Thomas Heyward jr

May 30th, 2012
7:04 pm

Someone SHOULD look after……….your typical Romney/Obama supporter.(or those that would endorse Newt Gingrich).
.
I think that they should fall under(mentally) the Americans with Disabilities Act…IMHO.
.
Just saying.

Sister Sarah

May 30th, 2012
7:23 pm

Won’t be my kid. Speak for yourselves. No need to worry about mine and ridiculous loan amounts, because I’m sacrificing to pretty much pay for the education out of my own pocket. Of course the school is nice enough to throw in some grant money because of its 100% “needs met” policy. Considering my income, great deal. Every little bit helps. Got my kid’s first AMEX yesterday. I applied for it and it will be used to manage finances in a disciplined manner under MY instruction to build credit as I (hovering around 800 FICO) and target purchases to accumulate rewards that will essentially pay for her ticket to wherever she wants to see in the world. This whole thing is just a big game and you just have to figure out how to play it. I use everything at my disposal to set her up so that she is solid financially early on. My position is “you have no choice and must do it MY way. You will thank me later”. Especially as long as I’m paying, I’m saying.

On another note, wow!! Kyle Wingfiled got “financial aid”! I always thought hard core conservative types rejected the idea of “handouts”? I guess not. Or is that considered a “hand up” in Kyle’s case? I guess it just depends on who you are.

Aquagirl

May 30th, 2012
7:42 pm

This is news? I got one of these cards a few years ago when I was taking evening courses. IIRC, the thing just showed up in the mail and I had to do a fair amount of reading to even figure out what the h3ll was going on. Then I had to do more looking around to figure out I could still get my financial aid payment without opening an account and using the card. It wasn’t terribly straightforward, even for someone like me with financial experience. Also, I then had to wait for my financial aid…not a big deal for somebody who can pay upfront for classes and register before the required courses are full, or you’re stuck with a 10 pm lab.

I distinctly remember thinking “man, this is not going to end well for a whole bunch of young, dumb kids.” Those banks and colleges are total @$$holes. They do quite a hard sell on a captive audience.

md

May 30th, 2012
7:46 pm

Seems the helicopter parent Kyle referred to just buzzed in……and “financial aid” does include loans in case one wasn’t aware.

md

May 30th, 2012
7:49 pm

“Those banks and colleges are total @$$holes. They do quite a hard sell on a captive audience.”

And there’s the blame card……blaming others for ones own ignorance.

We choose everything we do…….those kids need that lesson if they aren’t smart enough to figure it out. Life’s lessons are what creates experience.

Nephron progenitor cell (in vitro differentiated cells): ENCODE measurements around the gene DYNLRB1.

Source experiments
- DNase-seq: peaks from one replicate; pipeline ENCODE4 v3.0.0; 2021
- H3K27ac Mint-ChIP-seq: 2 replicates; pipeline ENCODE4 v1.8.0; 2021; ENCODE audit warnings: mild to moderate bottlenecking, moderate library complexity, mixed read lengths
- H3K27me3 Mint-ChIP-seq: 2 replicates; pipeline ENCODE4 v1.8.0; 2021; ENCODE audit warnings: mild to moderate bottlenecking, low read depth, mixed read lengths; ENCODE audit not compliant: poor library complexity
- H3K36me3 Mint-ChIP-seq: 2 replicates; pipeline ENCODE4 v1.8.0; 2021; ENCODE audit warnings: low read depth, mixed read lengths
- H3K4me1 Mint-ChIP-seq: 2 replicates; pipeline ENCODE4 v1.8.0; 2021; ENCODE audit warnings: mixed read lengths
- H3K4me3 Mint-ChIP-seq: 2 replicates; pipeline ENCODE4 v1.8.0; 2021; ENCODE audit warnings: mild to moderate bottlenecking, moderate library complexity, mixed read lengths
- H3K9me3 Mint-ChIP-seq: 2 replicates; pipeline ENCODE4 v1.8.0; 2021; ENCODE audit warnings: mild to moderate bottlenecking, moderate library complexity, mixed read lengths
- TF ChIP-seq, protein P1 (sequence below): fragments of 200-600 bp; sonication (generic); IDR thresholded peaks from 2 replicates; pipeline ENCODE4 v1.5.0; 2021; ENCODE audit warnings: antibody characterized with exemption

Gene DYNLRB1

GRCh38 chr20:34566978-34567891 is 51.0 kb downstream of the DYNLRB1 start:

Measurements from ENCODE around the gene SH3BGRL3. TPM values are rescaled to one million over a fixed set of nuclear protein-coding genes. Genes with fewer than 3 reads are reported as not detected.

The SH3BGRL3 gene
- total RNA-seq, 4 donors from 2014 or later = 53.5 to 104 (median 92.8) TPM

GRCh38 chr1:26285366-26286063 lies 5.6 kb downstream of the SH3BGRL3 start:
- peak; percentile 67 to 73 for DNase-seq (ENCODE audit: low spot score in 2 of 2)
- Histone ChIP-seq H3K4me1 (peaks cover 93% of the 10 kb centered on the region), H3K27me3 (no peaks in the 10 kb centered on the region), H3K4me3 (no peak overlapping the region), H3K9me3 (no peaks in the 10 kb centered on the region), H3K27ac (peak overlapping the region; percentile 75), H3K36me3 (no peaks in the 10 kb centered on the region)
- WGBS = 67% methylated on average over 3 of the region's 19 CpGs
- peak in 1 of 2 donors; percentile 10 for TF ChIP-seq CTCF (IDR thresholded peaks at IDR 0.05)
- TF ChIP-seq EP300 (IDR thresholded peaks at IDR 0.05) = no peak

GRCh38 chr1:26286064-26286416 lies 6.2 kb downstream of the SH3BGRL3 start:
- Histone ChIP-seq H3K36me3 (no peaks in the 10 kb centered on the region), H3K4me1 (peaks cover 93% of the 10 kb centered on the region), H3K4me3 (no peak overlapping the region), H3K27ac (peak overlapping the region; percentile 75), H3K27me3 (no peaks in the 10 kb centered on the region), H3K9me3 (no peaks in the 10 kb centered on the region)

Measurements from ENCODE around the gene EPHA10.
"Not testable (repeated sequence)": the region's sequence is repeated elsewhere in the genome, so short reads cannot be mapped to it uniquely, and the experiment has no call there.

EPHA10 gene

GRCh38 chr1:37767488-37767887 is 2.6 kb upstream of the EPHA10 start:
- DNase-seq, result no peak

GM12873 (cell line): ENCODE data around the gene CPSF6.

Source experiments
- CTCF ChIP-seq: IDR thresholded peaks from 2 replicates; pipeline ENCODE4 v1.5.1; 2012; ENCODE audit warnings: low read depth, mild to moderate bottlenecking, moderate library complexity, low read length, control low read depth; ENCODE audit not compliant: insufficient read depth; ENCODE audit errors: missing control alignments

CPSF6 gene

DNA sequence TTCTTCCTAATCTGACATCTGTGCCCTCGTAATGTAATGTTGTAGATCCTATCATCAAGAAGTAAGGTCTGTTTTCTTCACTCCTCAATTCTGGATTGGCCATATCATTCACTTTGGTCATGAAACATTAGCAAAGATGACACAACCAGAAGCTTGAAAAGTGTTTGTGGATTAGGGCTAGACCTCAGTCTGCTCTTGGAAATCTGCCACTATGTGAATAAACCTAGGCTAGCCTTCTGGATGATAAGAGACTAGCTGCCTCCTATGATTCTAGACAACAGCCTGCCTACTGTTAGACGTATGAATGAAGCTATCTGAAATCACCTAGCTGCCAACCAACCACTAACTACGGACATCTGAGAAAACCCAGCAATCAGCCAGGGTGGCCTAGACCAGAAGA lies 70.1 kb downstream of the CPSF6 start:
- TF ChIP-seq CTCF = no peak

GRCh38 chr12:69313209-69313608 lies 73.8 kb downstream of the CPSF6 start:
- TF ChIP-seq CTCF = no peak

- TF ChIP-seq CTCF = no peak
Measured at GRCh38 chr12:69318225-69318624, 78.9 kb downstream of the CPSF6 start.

Aquagirl

May 30th, 2012
8:12 pm

And there’s the blame card……blaming others for ones own ignorance. We choose everything we do…….

Ignorance is understandable when you haven’t been exposed to whatever you’re supposed to learn. If you’re 18 and can’t handle plastic money, you’re certainly ignorant. If you’re 40 and can’t handle plastic money, you’re an idiot. There’s a difference.

And as I pointed out, I could see how it wasn’t optional for some kids to take the card and open an account. It’s not like they were CHOOSING to go out and apply for one.

Sorry, but given the behavior of banks in general over the past 10 years, they’d sell their mothers for a profit. Now the Universities are pimping for them. There’s plenty of blame to go around here and I’m not tossing it all onto college kids with no real world experience. When it’s dumb 19 year old vs. financial company….what do you expect to happen?

Lil' Barry Bailout (Revised Downward)

May 30th, 2012
8:21 pm

Conservatives take out loans, just like libtards. The difference is conservatives plan on paying them off. Obozo keeps implementing ways for young moocher Democrats to default and dump their bad debt on people who work for a living.

md

May 30th, 2012
8:35 pm

“When it’s dumb 19 year old vs. financial company….what do you expect to happen?”

I would expect 19 yr olds going to college to at least know how to use google……research leads to knowledge…..knowledge leads to better decisions….

md

May 30th, 2012
8:40 pm

To be honest with you aquagirl, today’s kids have less of an excuse than prior generations……the knowledge they need to succeed in life is literally at their fingertips.

Beats the heck out of having to run to the library before closing time to look up info in the old days…

Their excuses should be quite limited……..unless they spend more time texting than researching…..

@@

May 30th, 2012
9:00 pm